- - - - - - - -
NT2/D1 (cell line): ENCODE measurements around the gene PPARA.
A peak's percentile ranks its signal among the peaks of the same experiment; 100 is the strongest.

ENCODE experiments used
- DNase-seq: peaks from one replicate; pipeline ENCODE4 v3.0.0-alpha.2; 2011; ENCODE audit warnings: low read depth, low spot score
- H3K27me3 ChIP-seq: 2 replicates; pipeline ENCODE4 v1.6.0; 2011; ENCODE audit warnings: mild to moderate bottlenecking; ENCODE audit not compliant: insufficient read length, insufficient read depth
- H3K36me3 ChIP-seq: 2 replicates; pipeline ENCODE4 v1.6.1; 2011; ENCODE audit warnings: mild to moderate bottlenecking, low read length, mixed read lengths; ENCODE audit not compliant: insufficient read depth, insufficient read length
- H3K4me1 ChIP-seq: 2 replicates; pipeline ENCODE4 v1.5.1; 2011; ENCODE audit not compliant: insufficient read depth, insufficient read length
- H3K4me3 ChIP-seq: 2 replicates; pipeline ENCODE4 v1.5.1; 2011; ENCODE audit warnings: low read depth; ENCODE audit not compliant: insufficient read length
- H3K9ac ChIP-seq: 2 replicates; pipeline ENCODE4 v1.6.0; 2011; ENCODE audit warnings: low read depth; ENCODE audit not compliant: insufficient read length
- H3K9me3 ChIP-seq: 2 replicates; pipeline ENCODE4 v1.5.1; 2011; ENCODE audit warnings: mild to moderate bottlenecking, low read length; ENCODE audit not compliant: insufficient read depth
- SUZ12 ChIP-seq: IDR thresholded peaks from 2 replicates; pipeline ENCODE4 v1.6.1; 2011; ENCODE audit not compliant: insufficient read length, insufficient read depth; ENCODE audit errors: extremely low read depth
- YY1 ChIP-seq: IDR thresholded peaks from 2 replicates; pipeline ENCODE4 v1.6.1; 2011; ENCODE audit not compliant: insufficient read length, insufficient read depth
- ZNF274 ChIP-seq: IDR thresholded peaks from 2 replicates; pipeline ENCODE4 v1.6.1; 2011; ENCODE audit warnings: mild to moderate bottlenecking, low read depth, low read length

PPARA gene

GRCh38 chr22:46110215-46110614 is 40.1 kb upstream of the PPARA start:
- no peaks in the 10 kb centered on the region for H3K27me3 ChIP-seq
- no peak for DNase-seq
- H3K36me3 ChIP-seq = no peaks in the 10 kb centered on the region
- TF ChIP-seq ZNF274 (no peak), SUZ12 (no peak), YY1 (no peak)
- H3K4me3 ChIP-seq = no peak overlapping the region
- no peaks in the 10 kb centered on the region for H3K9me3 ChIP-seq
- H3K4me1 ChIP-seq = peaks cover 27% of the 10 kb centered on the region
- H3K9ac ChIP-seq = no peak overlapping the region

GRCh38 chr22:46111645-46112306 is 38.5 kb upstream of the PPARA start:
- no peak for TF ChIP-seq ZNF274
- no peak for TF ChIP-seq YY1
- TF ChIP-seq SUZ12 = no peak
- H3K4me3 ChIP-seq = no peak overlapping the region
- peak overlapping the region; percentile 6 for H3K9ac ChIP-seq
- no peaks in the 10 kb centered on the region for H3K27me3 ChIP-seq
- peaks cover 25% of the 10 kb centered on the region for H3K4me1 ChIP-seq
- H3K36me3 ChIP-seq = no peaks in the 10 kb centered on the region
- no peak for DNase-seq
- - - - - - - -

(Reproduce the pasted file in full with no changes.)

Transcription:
NT2/D1 (cell line): ENCODE measurements around the gene PPARA.
A peak's percentile ranks its signal among the peaks of the same experiment; 100 is the strongest.

ENCODE experiments used
- DNase-seq: peaks from one replicate; pipeline ENCODE4 v3.0.0-alpha.2; 2011; ENCODE audit warnings: low read depth, low spot score
- H3K27me3 ChIP-seq: 2 replicates; pipeline ENCODE4 v1.6.0; 2011; ENCODE audit warnings: mild to moderate bottlenecking; ENCODE audit not compliant: insufficient read length, insufficient read depth
- H3K36me3 ChIP-seq: 2 replicates; pipeline ENCODE4 v1.6.1; 2011; ENCODE audit warnings: mild to moderate bottlenecking, low read length, mixed read lengths; ENCODE audit not compliant: insufficient read depth, insufficient read length
- H3K4me1 ChIP-seq: 2 replicates; pipeline ENCODE4 v1.5.1; 2011; ENCODE audit not compliant: insufficient read depth, insufficient read length
- H3K4me3 ChIP-seq: 2 replicates; pipeline ENCODE4 v1.5.1; 2011; ENCODE audit warnings: low read depth; ENCODE audit not compliant: insufficient read length
- H3K9ac ChIP-seq: 2 replicates; pipeline ENCODE4 v1.6.0; 2011; ENCODE audit warnings: low read depth; ENCODE audit not compliant: insufficient read length
- H3K9me3 ChIP-seq: 2 replicates; pipeline ENCODE4 v1.5.1; 2011; ENCODE audit warnings: mild to moderate bottlenecking, low read length; ENCODE audit not compliant: insufficient read depth
- SUZ12 ChIP-seq: IDR thresholded peaks from 2 replicates; pipeline ENCODE4 v1.6.1; 2011; ENCODE audit not compliant: insufficient read length, insufficient read depth; ENCODE audit errors: extremely low read depth
- YY1 ChIP-seq: IDR thresholded peaks from 2 replicates; pipeline ENCODE4 v1.6.1; 2011; ENCODE audit not compliant: insufficient read length, insufficient read depth
- ZNF274 ChIP-seq: IDR thresholded peaks from 2 replicates; pipeline ENCODE4 v1.6.1; 2011; ENCODE audit warnings: mild to moderate bottlenecking, low read depth, low read length

PPARA gene

GRCh38 chr22:46110215-46110614 is 40.1 kb upstream of the PPARA start:
- no peaks in the 10 kb centered on the region for H3K27me3 ChIP-seq
- no peak for DNase-seq
- H3K36me3 ChIP-seq = no peaks in the 10 kb centered on the region
- TF ChIP-seq ZNF274 (no peak), SUZ12 (no peak), YY1 (no peak)
- H3K4me3 ChIP-seq = no peak overlapping the region
- no peaks in the 10 kb centered on the region for H3K9me3 ChIP-seq
- H3K4me1 ChIP-seq = peaks cover 27% of the 10 kb centered on the region
- H3K9ac ChIP-seq = no peak overlapping the region

GRCh38 chr22:46111645-46112306 is 38.5 kb upstream of the PPARA start:
- no peak for TF ChIP-seq ZNF274
- no peak for TF ChIP-seq YY1
- TF ChIP-seq SUZ12 = no peak
- H3K4me3 ChIP-seq = no peak overlapping the region
- peak overlapping the region; percentile 6 for H3K9ac ChIP-seq
- no peaks in the 10 kb centered on the region for H3K27me3 ChIP-seq
- peaks cover 25% of the 10 kb centered on the region for H3K4me1 ChIP-seq
- H3K36me3 ChIP-seq = no peaks in the 10 kb centered on the region
- no peak for DNase-seq